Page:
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Bioinformatics. 2002 Jan;18(1):77-82.

Tolerating some redundancy significantly speeds up clustering of large protein databases.

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The Burnham Institute, 10901 N. Torrey Pines Road, La Jolla, CA 92037, USA.



Sequence clustering replaces groups of similar sequences in a database with single representatives. Clustering large protein databases like the NCBI Non-Redundant database (NR) using even the best currently available clustering algorithms is very time-consuming and only practical at relatively high sequence identity thresholds. Our previous program, CD-HI, clustered NR at 90% identity in approximately 1 h and at 75% identity in approximately 1 day on a 1 GHz Linux PC (Li et al., Bioinformatics, 17, 282, 2001); however even faster clustering speed is needed because the size of protein databases are rapidly growing and many applications desire a lower attainable thresholds.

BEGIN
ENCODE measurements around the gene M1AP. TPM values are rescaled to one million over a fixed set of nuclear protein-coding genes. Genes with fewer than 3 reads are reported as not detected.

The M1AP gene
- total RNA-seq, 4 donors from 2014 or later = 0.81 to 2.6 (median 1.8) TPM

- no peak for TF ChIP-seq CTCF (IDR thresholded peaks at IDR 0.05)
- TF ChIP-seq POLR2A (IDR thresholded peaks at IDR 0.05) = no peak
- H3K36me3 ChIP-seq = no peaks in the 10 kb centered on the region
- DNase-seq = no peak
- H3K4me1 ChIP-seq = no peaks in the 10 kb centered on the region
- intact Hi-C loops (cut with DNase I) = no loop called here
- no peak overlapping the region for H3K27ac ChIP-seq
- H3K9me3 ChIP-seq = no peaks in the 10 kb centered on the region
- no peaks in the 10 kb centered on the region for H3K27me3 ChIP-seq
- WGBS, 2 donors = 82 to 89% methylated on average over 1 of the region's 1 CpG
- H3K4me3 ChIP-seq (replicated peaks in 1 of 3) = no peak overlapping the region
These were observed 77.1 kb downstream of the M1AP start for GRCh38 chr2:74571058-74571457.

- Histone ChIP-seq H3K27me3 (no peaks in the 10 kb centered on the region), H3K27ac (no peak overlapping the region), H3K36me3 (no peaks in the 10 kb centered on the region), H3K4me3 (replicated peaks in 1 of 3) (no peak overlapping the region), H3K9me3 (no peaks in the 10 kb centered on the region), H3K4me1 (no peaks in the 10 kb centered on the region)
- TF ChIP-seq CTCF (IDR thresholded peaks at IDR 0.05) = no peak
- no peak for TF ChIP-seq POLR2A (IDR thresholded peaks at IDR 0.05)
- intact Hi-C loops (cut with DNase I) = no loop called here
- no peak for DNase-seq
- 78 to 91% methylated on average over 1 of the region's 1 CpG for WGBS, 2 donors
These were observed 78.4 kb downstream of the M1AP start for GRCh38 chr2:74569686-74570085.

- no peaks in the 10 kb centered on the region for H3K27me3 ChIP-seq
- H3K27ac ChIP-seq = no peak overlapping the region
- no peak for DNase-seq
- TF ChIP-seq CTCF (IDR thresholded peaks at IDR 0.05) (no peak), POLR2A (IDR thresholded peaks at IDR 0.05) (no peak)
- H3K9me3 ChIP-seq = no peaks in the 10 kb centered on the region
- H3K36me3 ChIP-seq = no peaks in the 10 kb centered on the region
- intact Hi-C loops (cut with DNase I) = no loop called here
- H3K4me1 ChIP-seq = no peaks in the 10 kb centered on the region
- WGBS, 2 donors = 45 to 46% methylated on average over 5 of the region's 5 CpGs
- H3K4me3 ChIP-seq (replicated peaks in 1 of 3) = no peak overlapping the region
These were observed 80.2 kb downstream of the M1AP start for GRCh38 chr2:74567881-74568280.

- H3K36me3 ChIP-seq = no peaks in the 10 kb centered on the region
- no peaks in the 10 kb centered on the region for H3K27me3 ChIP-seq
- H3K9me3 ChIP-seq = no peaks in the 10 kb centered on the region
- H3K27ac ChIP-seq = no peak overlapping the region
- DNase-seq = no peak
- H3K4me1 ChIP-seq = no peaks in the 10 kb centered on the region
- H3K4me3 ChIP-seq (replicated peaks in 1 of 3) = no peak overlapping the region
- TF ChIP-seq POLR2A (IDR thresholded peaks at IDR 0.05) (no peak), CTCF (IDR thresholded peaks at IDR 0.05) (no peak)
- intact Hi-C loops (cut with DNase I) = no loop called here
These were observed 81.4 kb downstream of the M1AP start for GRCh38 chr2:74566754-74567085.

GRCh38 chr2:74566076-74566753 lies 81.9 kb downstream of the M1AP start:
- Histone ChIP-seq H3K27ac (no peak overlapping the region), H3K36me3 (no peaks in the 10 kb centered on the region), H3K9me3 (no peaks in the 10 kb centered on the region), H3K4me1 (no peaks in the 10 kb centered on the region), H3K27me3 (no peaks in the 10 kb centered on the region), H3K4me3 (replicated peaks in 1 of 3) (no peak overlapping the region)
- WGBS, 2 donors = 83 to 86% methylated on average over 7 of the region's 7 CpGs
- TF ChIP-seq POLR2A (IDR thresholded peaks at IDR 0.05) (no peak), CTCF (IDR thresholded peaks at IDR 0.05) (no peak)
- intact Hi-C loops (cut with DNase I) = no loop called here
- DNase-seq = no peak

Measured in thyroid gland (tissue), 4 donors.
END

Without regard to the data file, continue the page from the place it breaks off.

For our previous algorithm (CD-HI), we have employed short-word filters to speed up the clustering. In this paper, we show that tolerating some redundancy makes for more efficient use of these short-word filters and increases the program's speed 100 times. Our new program implements this technique and clusters NR at 70% identity within 2 h, and at 50% identity in approximately 5 days. Although some redundancy is present after clustering, our new program's results only differ from our previous program's by less than 0.4%.

[Indexed for MEDLINE]

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